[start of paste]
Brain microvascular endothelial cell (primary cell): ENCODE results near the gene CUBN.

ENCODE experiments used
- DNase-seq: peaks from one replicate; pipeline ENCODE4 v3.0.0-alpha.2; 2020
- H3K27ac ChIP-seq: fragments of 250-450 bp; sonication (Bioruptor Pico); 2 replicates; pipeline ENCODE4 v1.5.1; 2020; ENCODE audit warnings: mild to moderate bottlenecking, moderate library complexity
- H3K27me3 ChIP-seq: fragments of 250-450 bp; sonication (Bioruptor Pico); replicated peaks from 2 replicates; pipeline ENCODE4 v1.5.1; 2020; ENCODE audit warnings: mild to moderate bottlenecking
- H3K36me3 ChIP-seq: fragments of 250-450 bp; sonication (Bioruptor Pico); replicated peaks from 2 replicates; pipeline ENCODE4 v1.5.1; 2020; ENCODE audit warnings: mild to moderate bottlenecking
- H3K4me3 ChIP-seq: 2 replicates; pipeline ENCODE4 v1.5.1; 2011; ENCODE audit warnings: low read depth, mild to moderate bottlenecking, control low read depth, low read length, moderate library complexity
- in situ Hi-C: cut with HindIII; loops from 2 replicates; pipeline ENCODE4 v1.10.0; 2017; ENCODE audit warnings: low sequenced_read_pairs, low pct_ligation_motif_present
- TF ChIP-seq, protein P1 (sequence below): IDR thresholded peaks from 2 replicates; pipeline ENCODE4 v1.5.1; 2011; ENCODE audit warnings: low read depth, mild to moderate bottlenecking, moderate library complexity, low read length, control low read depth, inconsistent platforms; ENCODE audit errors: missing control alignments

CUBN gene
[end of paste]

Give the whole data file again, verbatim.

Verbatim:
Brain microvascular endothelial cell (primary cell): ENCODE results near the gene CUBN.

ENCODE experiments used
- DNase-seq: peaks from one replicate; pipeline ENCODE4 v3.0.0-alpha.2; 2020
- H3K27ac ChIP-seq: fragments of 250-450 bp; sonication (Bioruptor Pico); 2 replicates; pipeline ENCODE4 v1.5.1; 2020; ENCODE audit warnings: mild to moderate bottlenecking, moderate library complexity
- H3K27me3 ChIP-seq: fragments of 250-450 bp; sonication (Bioruptor Pico); replicated peaks from 2 replicates; pipeline ENCODE4 v1.5.1; 2020; ENCODE audit warnings: mild to moderate bottlenecking
- H3K36me3 ChIP-seq: fragments of 250-450 bp; sonication (Bioruptor Pico); replicated peaks from 2 replicates; pipeline ENCODE4 v1.5.1; 2020; ENCODE audit warnings: mild to moderate bottlenecking
- H3K4me3 ChIP-seq: 2 replicates; pipeline ENCODE4 v1.5.1; 2011; ENCODE audit warnings: low read depth, mild to moderate bottlenecking, control low read depth, low read length, moderate library complexity
- in situ Hi-C: cut with HindIII; loops from 2 replicates; pipeline ENCODE4 v1.10.0; 2017; ENCODE audit warnings: low sequenced_read_pairs, low pct_ligation_motif_present
- TF ChIP-seq, protein P1 (sequence below): IDR thresholded peaks from 2 replicates; pipeline ENCODE4 v1.5.1; 2011; ENCODE audit warnings: low read depth, mild to moderate bottlenecking, moderate library complexity, low read length, control low read depth, inconsistent platforms; ENCODE audit errors: missing control alignments

CUBN gene